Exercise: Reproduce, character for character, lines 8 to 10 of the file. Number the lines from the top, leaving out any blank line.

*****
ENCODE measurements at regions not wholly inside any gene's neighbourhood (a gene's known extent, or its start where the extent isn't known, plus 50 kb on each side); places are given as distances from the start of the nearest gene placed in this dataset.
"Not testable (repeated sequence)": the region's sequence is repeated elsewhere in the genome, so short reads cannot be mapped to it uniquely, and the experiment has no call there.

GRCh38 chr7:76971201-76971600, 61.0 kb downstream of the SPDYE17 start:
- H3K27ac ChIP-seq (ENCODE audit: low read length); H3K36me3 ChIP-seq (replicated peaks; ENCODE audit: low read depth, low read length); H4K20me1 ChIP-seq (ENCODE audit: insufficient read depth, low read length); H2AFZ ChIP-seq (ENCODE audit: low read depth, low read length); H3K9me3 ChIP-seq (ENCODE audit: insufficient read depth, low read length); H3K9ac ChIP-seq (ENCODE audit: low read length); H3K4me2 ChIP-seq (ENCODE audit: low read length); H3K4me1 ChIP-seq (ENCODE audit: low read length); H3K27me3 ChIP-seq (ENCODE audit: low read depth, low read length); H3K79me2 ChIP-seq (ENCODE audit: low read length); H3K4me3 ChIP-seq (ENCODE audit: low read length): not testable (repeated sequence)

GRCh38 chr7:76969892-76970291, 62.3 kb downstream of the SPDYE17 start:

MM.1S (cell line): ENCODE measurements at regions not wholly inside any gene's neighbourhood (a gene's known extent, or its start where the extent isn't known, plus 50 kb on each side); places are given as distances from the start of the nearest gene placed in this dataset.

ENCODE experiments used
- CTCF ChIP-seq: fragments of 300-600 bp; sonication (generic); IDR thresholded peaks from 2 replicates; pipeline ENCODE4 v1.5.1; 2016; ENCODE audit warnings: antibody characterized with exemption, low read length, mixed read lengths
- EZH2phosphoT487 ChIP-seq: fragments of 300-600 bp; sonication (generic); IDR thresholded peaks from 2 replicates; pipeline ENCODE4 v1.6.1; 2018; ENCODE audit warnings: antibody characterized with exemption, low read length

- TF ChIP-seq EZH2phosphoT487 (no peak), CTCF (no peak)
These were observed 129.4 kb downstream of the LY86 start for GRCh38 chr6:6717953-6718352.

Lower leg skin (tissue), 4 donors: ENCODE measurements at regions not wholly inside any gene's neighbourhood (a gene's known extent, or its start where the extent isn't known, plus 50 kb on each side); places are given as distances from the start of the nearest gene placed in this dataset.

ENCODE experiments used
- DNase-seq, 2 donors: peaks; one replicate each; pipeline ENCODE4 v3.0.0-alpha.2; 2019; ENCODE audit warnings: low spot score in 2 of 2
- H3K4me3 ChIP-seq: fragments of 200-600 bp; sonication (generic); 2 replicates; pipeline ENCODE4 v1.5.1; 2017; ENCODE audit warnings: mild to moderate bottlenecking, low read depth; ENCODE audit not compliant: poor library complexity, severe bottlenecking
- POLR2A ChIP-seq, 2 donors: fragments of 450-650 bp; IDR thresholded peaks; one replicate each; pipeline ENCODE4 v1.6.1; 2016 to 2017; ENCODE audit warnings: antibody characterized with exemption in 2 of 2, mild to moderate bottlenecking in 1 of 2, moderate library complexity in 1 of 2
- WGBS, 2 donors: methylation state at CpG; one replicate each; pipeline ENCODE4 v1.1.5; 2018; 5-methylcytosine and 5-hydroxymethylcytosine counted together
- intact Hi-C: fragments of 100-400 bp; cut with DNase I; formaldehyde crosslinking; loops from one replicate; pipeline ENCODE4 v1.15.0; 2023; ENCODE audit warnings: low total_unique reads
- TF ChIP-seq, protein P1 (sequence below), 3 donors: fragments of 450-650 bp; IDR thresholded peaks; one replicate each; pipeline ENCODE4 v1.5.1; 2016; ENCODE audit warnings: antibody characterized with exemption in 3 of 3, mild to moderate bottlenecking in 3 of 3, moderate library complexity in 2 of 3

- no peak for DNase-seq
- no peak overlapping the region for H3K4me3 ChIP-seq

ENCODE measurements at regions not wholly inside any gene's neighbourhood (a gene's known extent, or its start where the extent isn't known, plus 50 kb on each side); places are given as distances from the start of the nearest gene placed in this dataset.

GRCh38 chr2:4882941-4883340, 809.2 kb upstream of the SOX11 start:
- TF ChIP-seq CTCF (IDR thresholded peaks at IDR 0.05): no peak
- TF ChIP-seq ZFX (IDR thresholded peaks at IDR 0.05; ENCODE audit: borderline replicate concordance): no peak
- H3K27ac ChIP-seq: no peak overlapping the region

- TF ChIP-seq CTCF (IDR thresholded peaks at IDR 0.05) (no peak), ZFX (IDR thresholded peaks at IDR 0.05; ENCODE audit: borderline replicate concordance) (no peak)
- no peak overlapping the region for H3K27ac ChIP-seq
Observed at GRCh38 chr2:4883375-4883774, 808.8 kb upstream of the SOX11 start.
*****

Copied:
- CTCF ChIP-seq: fragments of 300-600 bp; sonication (generic); IDR thresholded peaks from 2 replicates; pipeline ENCODE4 v1.5.1; 2016; ENCODE audit warnings: antibody characterized with exemption, low read length, mixed read lengths
- EZH2phosphoT487 ChIP-seq: fragments of 300-600 bp; sonication (generic); IDR thresholded peaks from 2 replicates; pipeline ENCODE4 v1.6.1; 2018; ENCODE audit warnings: antibody characterized with exemption, low read length

- TF ChIP-seq EZH2phosphoT487 (no peak), CTCF (no peak)